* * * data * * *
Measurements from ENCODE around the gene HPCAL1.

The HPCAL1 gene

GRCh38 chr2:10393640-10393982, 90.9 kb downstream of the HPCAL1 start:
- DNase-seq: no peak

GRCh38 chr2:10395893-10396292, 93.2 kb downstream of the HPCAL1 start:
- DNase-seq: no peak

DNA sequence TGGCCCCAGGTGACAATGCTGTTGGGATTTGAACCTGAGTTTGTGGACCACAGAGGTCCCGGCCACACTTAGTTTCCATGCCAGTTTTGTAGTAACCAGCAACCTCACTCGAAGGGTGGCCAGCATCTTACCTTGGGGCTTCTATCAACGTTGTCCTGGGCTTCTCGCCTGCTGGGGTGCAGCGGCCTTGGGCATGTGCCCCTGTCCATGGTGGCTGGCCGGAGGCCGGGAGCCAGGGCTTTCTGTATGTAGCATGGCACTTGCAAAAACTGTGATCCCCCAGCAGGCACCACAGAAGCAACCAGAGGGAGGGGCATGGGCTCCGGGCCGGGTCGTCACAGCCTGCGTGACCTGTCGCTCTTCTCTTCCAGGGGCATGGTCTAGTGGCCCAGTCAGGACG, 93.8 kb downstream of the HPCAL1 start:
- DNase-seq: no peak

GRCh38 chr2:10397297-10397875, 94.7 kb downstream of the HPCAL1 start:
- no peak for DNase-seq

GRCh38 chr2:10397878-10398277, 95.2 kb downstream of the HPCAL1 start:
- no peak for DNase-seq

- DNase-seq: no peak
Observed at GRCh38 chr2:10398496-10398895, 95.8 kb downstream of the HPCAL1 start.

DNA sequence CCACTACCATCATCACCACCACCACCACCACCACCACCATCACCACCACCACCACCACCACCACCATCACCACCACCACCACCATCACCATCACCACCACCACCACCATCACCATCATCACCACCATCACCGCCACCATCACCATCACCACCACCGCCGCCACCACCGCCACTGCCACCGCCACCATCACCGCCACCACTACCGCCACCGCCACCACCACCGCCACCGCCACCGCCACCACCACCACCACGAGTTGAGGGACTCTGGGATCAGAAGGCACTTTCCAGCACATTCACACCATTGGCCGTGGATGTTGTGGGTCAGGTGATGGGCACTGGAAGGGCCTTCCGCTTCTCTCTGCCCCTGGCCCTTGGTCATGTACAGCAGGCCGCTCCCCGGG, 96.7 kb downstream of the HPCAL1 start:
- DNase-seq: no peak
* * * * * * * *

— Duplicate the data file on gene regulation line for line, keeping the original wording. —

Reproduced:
Measurements from ENCODE around the gene HPCAL1.

The HPCAL1 gene

GRCh38 chr2:10393640-10393982, 90.9 kb downstream of the HPCAL1 start:
- DNase-seq: no peak

GRCh38 chr2:10395893-10396292, 93.2 kb downstream of the HPCAL1 start:
- DNase-seq: no peak

DNA sequence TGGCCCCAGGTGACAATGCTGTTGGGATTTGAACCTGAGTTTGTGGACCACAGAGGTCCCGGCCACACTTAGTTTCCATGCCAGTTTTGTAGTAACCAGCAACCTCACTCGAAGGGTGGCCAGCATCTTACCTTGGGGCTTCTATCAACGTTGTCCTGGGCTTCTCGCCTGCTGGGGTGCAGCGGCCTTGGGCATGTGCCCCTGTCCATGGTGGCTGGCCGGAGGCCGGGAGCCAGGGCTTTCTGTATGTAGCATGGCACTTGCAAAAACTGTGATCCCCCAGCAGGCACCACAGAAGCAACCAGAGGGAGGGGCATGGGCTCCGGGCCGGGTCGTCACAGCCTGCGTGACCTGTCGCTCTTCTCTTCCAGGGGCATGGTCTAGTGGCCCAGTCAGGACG, 93.8 kb downstream of the HPCAL1 start:
- DNase-seq: no peak

GRCh38 chr2:10397297-10397875, 94.7 kb downstream of the HPCAL1 start:
- no peak for DNase-seq

GRCh38 chr2:10397878-10398277, 95.2 kb downstream of the HPCAL1 start:
- no peak for DNase-seq

- DNase-seq: no peak
Observed at GRCh38 chr2:10398496-10398895, 95.8 kb downstream of the HPCAL1 start.

DNA sequence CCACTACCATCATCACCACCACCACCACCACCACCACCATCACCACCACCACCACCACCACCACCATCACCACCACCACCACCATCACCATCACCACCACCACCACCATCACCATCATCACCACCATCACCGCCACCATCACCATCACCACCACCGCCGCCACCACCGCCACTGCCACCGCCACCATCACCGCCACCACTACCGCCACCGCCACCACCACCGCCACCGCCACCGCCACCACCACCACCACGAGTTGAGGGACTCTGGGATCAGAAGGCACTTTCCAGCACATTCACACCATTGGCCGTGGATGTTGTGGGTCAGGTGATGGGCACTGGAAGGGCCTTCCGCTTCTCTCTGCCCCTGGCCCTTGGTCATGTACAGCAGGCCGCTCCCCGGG, 96.7 kb downstream of the HPCAL1 start:
- DNase-seq: no peak